Kaziah: Africa is a really interesting continent, and we wanted to know more about it. Also, we knew that in certain countries, education is a big issue. Since that's what we wanted to help with, we thought Africa would be a good choice.

GEI: How did you find Girls Education International?
Clara: We found Girls' Education International on the Internet when we looked up local non-profits working with education in Africa.

GEI: What have you learned so far from this experience? (Maybe both of you could answer this one).
Kaziah: I've learned a ton from this experience. It really helps things to stay in perspective and makes me realize how incredibly lucky I am to be able to get a wonderful education without having to pay for it. I also learned never to start out with a clothes drive for girls in Africa; it costs a ton of money, and we hadn't taken that into account. I really think that I have (and will continue to) gained a great deal from this experience.
Clara: Yes, I agree about the clothes drive. This has also made me realize how we all tend to take school for granted. It is something that is has been provided for us. Without the scholarships, these girls in Liberia couldn't go to school, yet we still complain when we have to get up and go somewhere that we haven't really had to work for. This experience will continue to keeps things in perspective.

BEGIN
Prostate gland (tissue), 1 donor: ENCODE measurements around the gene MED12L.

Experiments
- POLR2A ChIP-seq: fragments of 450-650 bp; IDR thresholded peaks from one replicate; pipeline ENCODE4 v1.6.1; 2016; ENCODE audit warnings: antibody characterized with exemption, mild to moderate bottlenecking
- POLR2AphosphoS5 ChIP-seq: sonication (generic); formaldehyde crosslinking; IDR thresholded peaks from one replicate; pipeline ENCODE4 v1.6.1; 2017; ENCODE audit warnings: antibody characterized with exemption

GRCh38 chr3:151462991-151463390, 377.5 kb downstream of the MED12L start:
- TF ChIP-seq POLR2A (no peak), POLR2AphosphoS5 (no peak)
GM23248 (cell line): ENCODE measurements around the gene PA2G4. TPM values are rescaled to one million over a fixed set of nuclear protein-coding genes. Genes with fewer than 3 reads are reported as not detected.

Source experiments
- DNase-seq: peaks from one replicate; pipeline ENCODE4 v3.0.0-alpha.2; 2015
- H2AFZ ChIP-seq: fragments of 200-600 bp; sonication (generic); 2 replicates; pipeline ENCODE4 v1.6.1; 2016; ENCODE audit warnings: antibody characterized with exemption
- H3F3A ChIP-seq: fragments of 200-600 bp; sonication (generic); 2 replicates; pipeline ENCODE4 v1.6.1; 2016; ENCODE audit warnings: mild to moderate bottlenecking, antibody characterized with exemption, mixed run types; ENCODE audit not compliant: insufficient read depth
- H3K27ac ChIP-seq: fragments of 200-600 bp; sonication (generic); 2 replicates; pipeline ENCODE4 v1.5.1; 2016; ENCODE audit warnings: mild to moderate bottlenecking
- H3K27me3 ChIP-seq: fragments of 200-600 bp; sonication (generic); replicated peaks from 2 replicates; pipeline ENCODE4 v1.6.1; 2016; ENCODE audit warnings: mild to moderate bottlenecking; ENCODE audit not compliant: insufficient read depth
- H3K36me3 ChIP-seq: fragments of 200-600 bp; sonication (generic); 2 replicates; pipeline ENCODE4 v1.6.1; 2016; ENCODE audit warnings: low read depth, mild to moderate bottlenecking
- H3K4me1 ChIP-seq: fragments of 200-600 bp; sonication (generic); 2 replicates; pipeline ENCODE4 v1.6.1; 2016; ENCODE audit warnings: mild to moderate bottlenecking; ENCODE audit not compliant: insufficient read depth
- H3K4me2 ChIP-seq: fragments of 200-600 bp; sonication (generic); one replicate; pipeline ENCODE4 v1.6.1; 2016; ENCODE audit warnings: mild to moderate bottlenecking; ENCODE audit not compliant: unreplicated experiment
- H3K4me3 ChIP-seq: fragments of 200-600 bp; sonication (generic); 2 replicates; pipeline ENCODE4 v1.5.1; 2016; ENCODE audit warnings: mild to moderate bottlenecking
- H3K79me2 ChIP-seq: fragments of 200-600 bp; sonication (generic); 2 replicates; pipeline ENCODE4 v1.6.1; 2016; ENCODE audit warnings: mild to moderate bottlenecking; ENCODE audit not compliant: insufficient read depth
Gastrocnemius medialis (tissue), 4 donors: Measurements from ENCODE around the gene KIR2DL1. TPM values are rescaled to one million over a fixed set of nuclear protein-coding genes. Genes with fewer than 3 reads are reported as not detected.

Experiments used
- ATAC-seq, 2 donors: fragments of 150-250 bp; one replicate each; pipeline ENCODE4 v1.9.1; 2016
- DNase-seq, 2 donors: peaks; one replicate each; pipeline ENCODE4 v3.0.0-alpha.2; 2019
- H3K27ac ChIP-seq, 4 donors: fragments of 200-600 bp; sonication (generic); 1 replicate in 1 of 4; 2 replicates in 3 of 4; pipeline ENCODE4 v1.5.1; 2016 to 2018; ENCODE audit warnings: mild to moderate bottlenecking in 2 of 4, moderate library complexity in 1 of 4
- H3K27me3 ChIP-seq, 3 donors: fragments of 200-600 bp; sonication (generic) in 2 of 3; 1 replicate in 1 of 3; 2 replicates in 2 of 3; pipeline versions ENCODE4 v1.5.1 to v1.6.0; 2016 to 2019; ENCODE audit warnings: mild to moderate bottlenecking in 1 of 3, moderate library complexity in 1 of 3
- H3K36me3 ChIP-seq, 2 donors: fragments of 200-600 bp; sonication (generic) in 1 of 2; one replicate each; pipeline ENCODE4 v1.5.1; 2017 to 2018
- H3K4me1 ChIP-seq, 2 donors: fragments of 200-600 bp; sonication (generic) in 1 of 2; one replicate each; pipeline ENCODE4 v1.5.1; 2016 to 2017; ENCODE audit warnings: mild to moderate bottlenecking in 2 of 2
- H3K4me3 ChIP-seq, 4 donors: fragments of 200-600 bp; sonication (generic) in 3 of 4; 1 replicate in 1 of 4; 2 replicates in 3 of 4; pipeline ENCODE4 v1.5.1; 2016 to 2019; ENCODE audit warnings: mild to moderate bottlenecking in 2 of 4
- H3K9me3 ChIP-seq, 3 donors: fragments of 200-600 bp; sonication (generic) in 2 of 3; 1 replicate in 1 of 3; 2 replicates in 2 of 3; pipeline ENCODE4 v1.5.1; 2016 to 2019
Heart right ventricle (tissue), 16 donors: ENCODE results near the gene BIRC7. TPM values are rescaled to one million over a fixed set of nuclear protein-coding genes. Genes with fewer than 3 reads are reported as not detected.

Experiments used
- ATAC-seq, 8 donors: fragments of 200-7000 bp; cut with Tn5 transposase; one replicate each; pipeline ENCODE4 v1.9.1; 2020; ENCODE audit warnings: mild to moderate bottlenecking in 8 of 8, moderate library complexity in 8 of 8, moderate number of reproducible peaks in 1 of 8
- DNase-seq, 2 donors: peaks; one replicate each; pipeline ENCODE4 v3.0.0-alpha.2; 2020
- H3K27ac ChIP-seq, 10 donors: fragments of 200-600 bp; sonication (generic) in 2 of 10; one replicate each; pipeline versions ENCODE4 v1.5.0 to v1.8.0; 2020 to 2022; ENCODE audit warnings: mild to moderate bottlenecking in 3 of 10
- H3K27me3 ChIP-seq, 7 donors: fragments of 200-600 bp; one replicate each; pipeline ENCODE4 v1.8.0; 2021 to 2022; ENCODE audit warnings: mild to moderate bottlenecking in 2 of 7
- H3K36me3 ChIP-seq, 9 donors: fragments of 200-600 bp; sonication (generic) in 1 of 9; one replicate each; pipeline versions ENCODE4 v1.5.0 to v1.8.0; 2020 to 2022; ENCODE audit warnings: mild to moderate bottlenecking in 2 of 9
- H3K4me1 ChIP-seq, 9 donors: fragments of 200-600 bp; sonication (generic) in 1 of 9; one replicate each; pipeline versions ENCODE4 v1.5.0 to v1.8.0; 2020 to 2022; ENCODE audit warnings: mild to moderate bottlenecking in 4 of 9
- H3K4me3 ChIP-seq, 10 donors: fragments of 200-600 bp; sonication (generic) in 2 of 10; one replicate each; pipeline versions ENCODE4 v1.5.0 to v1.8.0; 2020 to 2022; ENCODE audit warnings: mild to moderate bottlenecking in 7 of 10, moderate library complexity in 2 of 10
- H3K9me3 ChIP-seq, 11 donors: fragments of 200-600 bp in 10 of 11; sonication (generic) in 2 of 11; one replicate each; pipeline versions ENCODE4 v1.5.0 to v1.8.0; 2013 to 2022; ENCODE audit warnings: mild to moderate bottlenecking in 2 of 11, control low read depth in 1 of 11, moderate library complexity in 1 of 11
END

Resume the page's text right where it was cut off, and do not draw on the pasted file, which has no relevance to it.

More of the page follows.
GEI: What have been the most rewarding parts of this project?
Kaziah: Just knowing that in some small way we're helping someone get opportunities that we've always taken for granted before is a very rewarding experience. Also, knowing that the girls we're working with are our age is really motivating.

GEI: What have been some of your biggest frustrations?
Clara: Well, some big frustrations have been trying to get people to take us seriously, both inside and outside the club. When people meet us, their first thought tends to be, "they're still in high school!" and they seem to take it from there.

GEI: What are you future goals with LEAP?
Kaziah: We want to continue to work with Girls Education International, and we want to try and raise more money than we did this year. Also, starting up communications with the girls in Liberia would be great.

Check out the clubs' Facebook page by clicking here.